English: Jordan Sonnenblick doing a book-signi...

English: Jordan Sonnenblick doing a book-signing at the Eldersburg Library in Eldersburg, MD. (Photo credit: Wikipedia)

I think it might be true to say that for most of us our desire to become writers grew out of our love for reading. And that love for reading grew out of our visits to the library. For many of us, those book-lined buildings were like a second home. Now as authors, we still treasure our local libraries and visit them often (I hope) either to satisfy our hunger for good quality reading material, or to do research. But did you know that your local library holds other benefits to you as an author?

 
Below are some ways we can benefit from our library:

 

1. Submit your book. As an author, one of the best ways to gain exposure is to have your book included in the library system. Unfortunately, it’s difficult for indie authors to get in because of the overwhelming number of indie titles being churned out in the US alone every year. But now there is hope. If you have written an ebook for which you hold the rights, you can submit it to SELF-e, a library curation process open to ebooks written in the English language. Your book has to undergo a vetting process by the Library Journal’s evaluators, and if selected, it will be made available to librarians nationwide. You can get more information  here

 

2. Hold a book signing or library reading. If you have a print version of your book, holding a book signing or library reading is a great way to get the word out. After I self-published my book Women For All Seasons, I plucked up my courage and approached my local library to do a book signing. To my surprise, the librarian was very pleasant and helpful. She gave me all the information I needed and even made a large poster for me with my photo and the title of my book and placed it at the library entrance on the day of the event. I felt like I was a famous author. Read about it here.

 

3. Participate in group discussions. Writers’ groups, book clubs and other community groups hold regular meetings in the library. Getting involved in these events not only helps you get known, but it may help you establish valuable contacts. Readers also love to see the face behind the wonderful book you have written.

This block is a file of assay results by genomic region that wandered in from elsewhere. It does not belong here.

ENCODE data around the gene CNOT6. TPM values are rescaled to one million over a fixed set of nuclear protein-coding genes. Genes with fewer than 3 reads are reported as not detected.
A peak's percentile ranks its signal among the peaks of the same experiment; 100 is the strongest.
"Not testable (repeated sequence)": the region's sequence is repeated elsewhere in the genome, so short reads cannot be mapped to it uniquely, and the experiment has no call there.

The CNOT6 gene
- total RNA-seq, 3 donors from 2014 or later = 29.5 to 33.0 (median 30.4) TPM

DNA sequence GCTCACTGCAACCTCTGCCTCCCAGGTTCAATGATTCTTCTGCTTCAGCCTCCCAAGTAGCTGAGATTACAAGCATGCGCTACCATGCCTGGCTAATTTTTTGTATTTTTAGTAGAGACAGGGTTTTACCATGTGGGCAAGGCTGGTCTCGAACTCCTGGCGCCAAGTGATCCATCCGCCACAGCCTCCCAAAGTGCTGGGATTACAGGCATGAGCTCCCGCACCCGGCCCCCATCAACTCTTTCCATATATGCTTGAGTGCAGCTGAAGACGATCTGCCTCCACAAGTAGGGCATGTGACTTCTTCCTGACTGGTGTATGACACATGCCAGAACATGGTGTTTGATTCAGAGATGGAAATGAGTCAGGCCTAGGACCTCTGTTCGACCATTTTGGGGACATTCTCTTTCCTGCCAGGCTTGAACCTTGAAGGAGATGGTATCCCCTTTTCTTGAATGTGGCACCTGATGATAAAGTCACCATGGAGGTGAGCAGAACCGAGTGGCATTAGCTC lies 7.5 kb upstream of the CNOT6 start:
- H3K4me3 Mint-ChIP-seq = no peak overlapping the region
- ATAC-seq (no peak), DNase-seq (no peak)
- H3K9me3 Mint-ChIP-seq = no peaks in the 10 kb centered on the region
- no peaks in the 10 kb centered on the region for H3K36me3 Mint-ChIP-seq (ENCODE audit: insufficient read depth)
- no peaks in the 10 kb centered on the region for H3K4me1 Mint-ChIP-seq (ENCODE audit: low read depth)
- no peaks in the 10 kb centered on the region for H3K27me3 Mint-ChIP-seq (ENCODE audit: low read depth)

4. The ideal environment. Above my desk, I have rows of bookshelves. Whenever I look up from my computer screen, I see books, and even though I’ve had most of them for a long time, they still inspire me and help to keep me anchored. If you are not blessed with the right environment for writing, what better place to go than your library? It’s usually quieter than a coffee shop or bookstore and has all the books you may need for research right at hand.

 

5. Donate your print book. In #1 I stated that it’s difficult for indie authors to get their books in the library. Difficult, but not impossible. Marlene Harris, a librarian with 15 years experience, advises that you call or email the person in charge of Collection Development or Acquisitions. He/she may request two copies, but Marlene warns there are always exceptions – textbooks, fill-in-the-blanks books and books with spiral or comb bindings may not make the cut. You can also check to see if your library’s website has a blog. They may be happy to help you promote your book there. But, say Marlene and a librarian I spoke to, the best way to get your book noticed by libraries is to have it reviewed by a reputable reviewer like Library Journal, Publishers Weekly, Kirkus and others. Get more information here.

 
So, the next time you visit that revered building to return or check out books, look at it with a new pair of eyes. Think of ways you can use your library to promote yourself and your writing. Best of all, make friends with your librarian. Let them know you are a local author and what you write. You never know what unexpected benefits may come your way.

 

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